An overland trip from Guangzhou to Hangzhou included two new megacities, quite apart from the sprawl of the old ones, and I wonder about the wisdom of building so extensively over prime agricultural land. However, the farmers supplying stevia to PureCircle appear to be prospering, Jiangxi's universities and technical colleges are doing a good enough job that the company's many engineers and agronomists are locally recruited, and young people seem optimistic about their studies, training, and career hopes. The opportunities for today's graduates are vastly better than those open to their parents or grandparents - which may no longer be true in all other Asian countries - but the one concern mentioned by several was for the wellbeing of elderly relatives displaced from their land without adequate healthcare or pensions. Foreign travellers seemed scarce: Asians may blend in, but I noticed only three laowai in ten days, among probably a hundred thousand people after nine visits to railway stations. There is so much to see, and the world's greatest transformation story is surely of interest... Are westerners being deterred from travel by the propaganda of our own governments? Or unwilling to go without Winnie the Pooh? Perhaps there's a seasonal explanation, but there's plenty to keep on your wishlists.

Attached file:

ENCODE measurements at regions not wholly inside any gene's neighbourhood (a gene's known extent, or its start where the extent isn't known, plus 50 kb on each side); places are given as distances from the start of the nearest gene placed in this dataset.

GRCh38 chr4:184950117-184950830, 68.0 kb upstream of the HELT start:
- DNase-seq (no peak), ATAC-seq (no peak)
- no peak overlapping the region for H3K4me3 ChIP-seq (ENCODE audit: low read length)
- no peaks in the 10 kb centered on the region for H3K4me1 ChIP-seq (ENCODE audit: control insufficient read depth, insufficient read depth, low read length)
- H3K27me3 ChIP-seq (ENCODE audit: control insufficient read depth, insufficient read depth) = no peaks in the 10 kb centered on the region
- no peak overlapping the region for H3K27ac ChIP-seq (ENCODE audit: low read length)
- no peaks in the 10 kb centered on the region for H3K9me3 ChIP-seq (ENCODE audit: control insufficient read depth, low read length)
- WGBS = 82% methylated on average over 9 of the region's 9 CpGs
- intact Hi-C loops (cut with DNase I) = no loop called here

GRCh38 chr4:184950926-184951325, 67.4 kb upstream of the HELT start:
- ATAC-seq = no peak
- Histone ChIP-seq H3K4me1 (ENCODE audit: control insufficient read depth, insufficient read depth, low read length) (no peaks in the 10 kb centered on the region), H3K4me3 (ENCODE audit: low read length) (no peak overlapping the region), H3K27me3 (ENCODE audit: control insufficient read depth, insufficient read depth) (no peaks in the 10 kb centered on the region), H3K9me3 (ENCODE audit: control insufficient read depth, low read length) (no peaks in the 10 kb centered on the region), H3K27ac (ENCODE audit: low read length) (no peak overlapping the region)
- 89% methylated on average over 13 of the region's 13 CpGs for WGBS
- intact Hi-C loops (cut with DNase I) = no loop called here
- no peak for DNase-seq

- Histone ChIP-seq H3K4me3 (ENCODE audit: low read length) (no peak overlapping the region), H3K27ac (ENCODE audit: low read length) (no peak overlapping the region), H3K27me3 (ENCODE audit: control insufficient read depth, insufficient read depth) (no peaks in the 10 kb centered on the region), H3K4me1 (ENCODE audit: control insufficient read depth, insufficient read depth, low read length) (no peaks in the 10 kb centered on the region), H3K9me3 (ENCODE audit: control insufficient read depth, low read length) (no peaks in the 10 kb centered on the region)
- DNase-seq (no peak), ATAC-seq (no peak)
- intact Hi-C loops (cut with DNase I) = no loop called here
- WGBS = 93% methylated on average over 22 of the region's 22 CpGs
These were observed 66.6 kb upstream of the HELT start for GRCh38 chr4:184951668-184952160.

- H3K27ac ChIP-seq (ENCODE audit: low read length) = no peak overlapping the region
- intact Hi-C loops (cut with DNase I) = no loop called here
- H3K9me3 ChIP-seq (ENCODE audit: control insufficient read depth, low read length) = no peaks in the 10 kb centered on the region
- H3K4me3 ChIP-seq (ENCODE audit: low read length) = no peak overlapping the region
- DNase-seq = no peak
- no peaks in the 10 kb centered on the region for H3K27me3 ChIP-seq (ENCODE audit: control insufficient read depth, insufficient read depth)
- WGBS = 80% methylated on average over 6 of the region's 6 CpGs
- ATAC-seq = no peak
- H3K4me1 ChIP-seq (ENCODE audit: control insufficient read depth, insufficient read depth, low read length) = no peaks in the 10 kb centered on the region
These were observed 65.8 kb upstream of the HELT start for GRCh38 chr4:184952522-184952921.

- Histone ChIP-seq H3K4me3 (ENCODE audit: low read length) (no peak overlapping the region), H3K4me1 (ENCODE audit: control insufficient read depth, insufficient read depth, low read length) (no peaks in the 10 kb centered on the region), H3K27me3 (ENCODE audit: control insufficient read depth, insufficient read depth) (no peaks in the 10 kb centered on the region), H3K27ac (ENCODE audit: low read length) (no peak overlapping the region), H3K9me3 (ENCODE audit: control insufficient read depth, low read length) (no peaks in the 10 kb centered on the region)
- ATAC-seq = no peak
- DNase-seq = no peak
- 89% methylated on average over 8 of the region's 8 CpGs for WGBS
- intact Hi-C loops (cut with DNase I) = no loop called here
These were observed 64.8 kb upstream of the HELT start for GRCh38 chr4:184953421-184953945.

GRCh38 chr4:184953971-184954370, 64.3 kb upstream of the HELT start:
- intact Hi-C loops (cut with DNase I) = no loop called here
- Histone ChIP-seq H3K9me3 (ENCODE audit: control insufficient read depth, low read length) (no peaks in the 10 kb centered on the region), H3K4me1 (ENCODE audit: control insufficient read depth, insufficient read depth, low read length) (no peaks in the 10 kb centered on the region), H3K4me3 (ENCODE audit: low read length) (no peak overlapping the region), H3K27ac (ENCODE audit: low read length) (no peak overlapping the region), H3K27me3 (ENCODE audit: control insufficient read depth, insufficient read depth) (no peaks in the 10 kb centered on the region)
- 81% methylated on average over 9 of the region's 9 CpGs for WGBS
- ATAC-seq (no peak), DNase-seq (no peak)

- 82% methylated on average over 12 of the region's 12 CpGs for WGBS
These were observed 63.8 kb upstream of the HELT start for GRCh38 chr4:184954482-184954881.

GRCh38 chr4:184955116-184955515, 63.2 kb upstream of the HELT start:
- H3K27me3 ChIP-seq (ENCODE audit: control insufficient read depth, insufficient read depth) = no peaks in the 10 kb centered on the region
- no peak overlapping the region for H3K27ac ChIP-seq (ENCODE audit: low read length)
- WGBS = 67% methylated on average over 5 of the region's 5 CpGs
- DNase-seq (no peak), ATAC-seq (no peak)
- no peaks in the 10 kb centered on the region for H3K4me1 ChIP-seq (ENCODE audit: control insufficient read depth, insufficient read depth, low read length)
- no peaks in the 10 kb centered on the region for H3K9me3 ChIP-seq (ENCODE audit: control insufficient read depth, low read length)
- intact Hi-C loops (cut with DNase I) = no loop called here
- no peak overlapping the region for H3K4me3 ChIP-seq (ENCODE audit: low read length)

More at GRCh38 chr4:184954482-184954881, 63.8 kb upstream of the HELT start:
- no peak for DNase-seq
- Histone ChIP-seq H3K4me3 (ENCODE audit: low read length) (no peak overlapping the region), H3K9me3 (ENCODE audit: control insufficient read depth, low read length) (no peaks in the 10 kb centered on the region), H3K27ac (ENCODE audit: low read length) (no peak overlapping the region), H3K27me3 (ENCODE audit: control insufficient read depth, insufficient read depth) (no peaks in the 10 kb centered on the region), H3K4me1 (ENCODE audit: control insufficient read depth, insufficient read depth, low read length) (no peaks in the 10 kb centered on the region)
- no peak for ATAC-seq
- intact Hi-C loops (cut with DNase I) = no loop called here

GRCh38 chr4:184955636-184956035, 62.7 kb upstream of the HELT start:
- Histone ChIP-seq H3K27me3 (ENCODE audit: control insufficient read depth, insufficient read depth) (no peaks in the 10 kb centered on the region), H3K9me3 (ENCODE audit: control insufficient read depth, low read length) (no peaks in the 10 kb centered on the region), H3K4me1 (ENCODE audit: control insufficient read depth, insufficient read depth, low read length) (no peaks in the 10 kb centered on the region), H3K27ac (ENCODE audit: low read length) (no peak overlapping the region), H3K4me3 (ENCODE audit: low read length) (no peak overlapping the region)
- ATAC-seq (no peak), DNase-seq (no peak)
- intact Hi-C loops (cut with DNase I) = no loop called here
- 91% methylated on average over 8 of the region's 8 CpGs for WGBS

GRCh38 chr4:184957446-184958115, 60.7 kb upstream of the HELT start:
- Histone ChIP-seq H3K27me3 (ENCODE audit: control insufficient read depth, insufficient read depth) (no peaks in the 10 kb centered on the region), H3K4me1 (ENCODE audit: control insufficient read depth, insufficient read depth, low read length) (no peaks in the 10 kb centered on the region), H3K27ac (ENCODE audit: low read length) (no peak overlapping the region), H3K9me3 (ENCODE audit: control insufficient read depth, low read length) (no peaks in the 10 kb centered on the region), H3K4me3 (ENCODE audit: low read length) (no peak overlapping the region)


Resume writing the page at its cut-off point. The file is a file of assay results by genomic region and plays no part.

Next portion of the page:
Claire Barnes, 18 Jul 2017

  1. See for example 'Duterte's war on drugs: what has he achieved?' and other Asia Sentinel coverage of the Philippines; their anonymous correspondent's comments on Thailand, and 'Mother Mushroom: top Vietnamese blogger jailed for 10 years'.
  2. One description of the Financial City concept is here. Sri Lanka's planned expansion of free trade agreements with its neighbours sounds desirable, but is proceeding slowly.
  3. See for example this February update by Wade Shepard, and earlier articles in the series.